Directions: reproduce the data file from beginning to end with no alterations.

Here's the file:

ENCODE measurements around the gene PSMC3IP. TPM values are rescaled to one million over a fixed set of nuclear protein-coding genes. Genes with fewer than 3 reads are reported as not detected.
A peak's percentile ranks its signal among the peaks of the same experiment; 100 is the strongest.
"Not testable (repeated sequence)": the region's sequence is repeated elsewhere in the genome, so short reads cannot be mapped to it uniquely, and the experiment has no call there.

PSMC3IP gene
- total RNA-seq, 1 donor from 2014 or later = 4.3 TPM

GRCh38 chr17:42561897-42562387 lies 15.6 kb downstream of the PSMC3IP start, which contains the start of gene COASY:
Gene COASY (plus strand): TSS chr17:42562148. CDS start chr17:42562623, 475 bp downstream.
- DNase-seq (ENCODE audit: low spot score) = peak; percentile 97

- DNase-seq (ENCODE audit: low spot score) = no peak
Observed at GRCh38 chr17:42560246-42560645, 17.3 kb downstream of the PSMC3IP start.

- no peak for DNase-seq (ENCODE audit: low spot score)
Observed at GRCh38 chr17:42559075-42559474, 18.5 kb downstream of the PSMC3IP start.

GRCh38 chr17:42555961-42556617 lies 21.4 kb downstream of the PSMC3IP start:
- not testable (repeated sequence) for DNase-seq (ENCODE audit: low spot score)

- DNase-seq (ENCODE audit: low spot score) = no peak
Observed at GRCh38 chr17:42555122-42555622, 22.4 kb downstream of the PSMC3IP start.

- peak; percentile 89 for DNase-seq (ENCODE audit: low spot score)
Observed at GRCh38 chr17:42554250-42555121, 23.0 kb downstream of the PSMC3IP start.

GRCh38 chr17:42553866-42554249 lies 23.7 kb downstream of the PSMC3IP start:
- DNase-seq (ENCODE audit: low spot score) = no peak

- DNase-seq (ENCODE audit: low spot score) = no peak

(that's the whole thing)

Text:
ENCODE measurements around the gene PSMC3IP. TPM values are rescaled to one million over a fixed set of nuclear protein-coding genes. Genes with fewer than 3 reads are reported as not detected.
A peak's percentile ranks its signal among the peaks of the same experiment; 100 is the strongest.
"Not testable (repeated sequence)": the region's sequence is repeated elsewhere in the genome, so short reads cannot be mapped to it uniquely, and the experiment has no call there.

PSMC3IP gene
- total RNA-seq, 1 donor from 2014 or later = 4.3 TPM

GRCh38 chr17:42561897-42562387 lies 15.6 kb downstream of the PSMC3IP start, which contains the start of gene COASY:
Gene COASY (plus strand): TSS chr17:42562148. CDS start chr17:42562623, 475 bp downstream.
- DNase-seq (ENCODE audit: low spot score) = peak; percentile 97

- DNase-seq (ENCODE audit: low spot score) = no peak
Observed at GRCh38 chr17:42560246-42560645, 17.3 kb downstream of the PSMC3IP start.

- no peak for DNase-seq (ENCODE audit: low spot score)
Observed at GRCh38 chr17:42559075-42559474, 18.5 kb downstream of the PSMC3IP start.

GRCh38 chr17:42555961-42556617 lies 21.4 kb downstream of the PSMC3IP start:
- not testable (repeated sequence) for DNase-seq (ENCODE audit: low spot score)

- DNase-seq (ENCODE audit: low spot score) = no peak
Observed at GRCh38 chr17:42555122-42555622, 22.4 kb downstream of the PSMC3IP start.

- peak; percentile 89 for DNase-seq (ENCODE audit: low spot score)
Observed at GRCh38 chr17:42554250-42555121, 23.0 kb downstream of the PSMC3IP start.

GRCh38 chr17:42553866-42554249 lies 23.7 kb downstream of the PSMC3IP start:
- DNase-seq (ENCODE audit: low spot score) = no peak

- DNase-seq (ENCODE audit: low spot score) = no peak